So, murder is a big part of growing up in every household…
I kid, I kid. This letter is dedicated to dear Agatha Christie, the author of the mystery books that dominated my train journeys during my childhood. Being fairly short books that could easily be devoured in a few hours, and being the hard-to-put-down kind, they were the ideal way to keep myself occupied during long, solitary journeys. When I travelled to Chennai every month to get my braces tightened, they kept me solid company. Additionally, they were the kind of books that you could easily find at the railway station, so I didn’t even need to plan too much ahead of time.
My first few experiences with Agatha Christie books were spell-binding. They were all essentially similar kinds of books, and each one typically revolved around a murder mystery that would take several twists and turns before being solved, usually accompanied by a long, elaborate explanation in the last chapter. What I loved about these books, in particular, though, was that Christie would lead you to suspect every single character in the story (and exonerate them) before finally presenting a solution that was either ridiculously simple or cleverly complex.
This reached a peak when I read Murder on the Orient Express. It had a story so interesting, and a solution so clever, I promptly pronounced it my favourite Agatha Christie novel. I still name that book as my favourite if asked these days, despite my not having read all the books in the series or even that particular one a second time. I feel similarly about And Then There Were None, but not to the same extent.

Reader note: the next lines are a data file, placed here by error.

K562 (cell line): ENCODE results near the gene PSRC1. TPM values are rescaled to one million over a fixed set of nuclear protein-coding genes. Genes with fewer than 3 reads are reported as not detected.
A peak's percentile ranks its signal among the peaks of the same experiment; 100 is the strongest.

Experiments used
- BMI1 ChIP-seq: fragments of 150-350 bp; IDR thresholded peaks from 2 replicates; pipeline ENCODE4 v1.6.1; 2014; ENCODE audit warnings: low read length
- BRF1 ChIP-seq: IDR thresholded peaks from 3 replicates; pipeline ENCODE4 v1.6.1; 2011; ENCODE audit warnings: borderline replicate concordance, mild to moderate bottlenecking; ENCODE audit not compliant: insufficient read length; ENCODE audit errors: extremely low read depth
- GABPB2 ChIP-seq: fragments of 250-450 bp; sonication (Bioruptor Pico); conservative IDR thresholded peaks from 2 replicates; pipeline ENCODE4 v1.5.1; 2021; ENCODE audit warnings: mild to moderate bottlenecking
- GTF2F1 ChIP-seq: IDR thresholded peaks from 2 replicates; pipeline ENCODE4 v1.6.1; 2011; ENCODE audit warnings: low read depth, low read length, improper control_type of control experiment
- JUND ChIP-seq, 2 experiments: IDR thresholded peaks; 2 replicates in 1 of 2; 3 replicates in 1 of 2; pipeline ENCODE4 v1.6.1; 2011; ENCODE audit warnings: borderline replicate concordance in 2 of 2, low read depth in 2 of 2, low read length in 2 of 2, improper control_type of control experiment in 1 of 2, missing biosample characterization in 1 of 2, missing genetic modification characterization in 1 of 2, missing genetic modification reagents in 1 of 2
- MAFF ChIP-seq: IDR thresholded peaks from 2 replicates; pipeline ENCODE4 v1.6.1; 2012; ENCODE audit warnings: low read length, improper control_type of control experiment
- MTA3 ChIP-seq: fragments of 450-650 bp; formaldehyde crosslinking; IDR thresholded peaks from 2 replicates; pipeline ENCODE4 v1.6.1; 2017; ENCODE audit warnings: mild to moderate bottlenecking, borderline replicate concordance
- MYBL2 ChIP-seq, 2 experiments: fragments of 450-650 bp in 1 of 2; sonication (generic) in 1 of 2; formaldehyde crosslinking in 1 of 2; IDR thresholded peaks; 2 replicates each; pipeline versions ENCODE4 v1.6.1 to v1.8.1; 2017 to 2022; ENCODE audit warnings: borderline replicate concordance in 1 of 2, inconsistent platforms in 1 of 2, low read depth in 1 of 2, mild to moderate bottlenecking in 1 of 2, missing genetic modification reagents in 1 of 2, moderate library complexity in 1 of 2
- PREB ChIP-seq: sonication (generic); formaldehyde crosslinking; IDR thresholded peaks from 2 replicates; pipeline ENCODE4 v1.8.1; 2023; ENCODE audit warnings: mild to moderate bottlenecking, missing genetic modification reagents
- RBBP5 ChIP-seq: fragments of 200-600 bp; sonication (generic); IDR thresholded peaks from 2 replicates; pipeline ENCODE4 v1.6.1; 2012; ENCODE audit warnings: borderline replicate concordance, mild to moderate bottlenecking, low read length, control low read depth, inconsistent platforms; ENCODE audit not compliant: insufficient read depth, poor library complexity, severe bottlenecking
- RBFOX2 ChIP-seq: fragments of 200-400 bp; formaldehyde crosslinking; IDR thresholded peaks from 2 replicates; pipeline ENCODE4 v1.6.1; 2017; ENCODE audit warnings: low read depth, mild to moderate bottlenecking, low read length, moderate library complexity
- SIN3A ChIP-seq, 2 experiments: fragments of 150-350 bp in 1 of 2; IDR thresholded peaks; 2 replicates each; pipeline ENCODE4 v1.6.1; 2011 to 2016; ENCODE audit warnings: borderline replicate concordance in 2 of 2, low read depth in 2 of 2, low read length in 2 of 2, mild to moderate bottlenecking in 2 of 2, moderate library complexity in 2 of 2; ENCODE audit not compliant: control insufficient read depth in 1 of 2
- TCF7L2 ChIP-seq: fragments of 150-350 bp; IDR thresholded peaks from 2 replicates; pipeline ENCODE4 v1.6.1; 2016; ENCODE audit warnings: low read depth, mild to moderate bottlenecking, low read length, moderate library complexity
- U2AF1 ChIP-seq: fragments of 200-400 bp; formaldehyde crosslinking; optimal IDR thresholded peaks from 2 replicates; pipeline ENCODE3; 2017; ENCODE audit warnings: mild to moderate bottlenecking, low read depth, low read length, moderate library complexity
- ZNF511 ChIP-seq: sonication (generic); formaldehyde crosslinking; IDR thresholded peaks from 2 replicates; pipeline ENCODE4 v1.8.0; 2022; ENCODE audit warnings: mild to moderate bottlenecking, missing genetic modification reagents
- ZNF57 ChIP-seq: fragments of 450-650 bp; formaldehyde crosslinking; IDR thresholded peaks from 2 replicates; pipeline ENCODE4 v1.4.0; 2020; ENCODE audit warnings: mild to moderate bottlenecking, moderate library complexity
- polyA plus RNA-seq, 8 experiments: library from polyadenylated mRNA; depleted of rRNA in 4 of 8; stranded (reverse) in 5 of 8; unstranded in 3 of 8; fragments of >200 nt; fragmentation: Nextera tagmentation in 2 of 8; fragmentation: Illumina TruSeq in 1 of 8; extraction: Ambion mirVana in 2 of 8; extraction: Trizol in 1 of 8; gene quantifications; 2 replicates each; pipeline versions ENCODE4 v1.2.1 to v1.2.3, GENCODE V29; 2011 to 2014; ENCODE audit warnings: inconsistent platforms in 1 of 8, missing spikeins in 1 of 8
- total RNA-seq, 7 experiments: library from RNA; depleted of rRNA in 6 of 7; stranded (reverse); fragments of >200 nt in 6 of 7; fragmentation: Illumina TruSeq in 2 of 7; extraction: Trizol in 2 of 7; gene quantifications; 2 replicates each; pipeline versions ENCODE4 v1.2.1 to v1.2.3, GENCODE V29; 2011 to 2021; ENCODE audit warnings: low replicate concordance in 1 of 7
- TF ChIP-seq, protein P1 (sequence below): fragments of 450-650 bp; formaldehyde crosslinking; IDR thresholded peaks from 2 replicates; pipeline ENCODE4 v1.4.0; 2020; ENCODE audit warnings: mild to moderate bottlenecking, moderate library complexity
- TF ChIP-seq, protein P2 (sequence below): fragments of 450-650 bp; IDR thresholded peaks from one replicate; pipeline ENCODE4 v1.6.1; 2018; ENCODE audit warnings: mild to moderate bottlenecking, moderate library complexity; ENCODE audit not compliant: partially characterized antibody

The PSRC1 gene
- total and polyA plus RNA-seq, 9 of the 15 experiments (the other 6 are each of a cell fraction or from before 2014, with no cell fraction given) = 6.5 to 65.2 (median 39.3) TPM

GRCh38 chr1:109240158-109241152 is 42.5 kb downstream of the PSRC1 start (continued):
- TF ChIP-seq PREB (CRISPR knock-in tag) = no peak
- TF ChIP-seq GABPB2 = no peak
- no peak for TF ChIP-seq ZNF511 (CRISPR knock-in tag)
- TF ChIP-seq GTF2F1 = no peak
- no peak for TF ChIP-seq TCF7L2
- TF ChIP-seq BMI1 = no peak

Of course, in time, as other authors and genres started to capture my interest, the Agatha Christie series lost its novelty, and the stories all started to melt into each other. The format got a little too familiar, so I stopped reading them at some point, and since then, I haven’t looked back.
My brother made the decision a few years ago to collect all the Agatha Christie books so he can read them when he retires and has all the free time he wants. I’m not sure how many he’s collected yet, but it would be great to go through all the books at some leisurely point in my life and relive the good times. Formulaic as they may be, I’m quite attached to Poirot (not so much to Miss Marple, though) and spaced apart, the mysteries can feel quite fresh.
Until then, maybe I’ll just stick to reading the books on long train journeys.